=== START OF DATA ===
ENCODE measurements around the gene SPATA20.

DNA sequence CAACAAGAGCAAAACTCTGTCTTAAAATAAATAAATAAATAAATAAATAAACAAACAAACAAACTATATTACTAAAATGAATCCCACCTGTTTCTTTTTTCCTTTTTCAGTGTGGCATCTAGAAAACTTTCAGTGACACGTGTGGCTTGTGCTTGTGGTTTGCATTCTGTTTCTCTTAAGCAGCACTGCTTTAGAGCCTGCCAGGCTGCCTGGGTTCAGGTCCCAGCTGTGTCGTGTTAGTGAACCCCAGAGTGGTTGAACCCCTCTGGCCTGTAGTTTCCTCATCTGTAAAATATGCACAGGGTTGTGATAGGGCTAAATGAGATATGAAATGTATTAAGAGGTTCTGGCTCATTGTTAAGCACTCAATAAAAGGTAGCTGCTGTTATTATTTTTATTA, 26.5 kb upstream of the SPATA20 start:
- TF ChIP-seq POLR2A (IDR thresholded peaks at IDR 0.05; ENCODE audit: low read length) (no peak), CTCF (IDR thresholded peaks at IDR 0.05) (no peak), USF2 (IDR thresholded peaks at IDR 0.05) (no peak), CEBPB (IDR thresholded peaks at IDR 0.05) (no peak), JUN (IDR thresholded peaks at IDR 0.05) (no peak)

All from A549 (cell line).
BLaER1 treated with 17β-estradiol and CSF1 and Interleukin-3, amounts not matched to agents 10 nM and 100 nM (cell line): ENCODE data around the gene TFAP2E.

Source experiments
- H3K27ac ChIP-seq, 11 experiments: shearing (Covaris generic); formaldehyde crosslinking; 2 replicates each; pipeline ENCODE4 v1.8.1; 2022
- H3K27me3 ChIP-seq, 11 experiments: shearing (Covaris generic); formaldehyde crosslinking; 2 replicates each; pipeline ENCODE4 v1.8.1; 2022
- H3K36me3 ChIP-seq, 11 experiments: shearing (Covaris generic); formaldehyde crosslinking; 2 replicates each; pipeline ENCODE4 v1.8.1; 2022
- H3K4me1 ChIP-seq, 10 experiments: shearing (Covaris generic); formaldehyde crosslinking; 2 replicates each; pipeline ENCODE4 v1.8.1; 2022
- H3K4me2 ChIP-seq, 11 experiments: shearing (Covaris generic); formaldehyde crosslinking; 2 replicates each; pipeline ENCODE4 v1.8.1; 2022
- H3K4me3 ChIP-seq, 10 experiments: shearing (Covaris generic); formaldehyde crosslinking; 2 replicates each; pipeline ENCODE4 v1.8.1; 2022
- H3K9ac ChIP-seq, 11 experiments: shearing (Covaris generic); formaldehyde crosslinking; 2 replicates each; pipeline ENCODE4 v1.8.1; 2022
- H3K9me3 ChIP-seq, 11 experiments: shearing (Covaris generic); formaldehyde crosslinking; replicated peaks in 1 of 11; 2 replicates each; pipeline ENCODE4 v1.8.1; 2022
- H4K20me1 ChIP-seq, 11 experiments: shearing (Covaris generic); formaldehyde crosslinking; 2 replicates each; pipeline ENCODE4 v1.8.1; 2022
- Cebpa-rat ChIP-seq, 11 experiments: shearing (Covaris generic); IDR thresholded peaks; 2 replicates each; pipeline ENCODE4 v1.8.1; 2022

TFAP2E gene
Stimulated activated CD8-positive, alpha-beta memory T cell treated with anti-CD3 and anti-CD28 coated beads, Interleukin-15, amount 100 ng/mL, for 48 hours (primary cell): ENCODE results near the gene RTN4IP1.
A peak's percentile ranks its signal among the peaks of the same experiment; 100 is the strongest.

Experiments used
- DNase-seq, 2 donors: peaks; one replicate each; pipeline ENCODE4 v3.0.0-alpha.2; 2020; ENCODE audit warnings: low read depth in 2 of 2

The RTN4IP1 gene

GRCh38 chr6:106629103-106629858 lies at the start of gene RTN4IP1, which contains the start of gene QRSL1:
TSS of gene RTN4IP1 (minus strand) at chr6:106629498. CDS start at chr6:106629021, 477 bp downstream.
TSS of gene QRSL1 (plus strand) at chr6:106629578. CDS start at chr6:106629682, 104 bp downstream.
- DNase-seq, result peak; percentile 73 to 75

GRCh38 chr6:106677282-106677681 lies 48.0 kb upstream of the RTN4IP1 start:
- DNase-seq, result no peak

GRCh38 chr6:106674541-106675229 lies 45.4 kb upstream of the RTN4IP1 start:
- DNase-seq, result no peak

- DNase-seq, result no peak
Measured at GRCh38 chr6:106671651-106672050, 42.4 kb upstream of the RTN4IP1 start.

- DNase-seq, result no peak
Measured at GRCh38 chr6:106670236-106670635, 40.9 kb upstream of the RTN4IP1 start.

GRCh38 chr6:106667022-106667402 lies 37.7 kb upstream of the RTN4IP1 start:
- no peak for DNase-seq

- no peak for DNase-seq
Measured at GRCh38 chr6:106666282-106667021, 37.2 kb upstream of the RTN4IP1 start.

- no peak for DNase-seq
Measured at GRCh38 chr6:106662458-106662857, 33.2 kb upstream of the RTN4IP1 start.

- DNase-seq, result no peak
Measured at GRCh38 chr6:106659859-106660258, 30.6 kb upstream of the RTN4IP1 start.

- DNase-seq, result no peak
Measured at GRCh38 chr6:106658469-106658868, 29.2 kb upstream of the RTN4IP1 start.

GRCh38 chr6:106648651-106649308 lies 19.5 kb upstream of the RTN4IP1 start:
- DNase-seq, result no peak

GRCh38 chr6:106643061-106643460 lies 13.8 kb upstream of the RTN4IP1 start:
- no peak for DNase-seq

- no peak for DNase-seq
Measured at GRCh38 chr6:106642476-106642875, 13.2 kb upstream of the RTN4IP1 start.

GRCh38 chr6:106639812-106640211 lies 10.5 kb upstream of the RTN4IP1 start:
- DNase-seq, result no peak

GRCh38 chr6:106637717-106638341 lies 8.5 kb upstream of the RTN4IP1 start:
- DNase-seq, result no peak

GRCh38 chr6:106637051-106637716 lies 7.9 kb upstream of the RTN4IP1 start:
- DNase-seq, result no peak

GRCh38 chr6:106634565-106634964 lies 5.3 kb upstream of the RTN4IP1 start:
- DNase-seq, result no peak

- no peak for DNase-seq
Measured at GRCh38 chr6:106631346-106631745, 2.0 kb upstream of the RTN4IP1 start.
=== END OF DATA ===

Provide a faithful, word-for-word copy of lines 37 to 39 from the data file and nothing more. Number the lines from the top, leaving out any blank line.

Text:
- no peak for DNase-seq
Measured at GRCh38 chr6:106666282-106667021, 37.2 kb upstream of the RTN4IP1 start.

- no peak for DNase-seq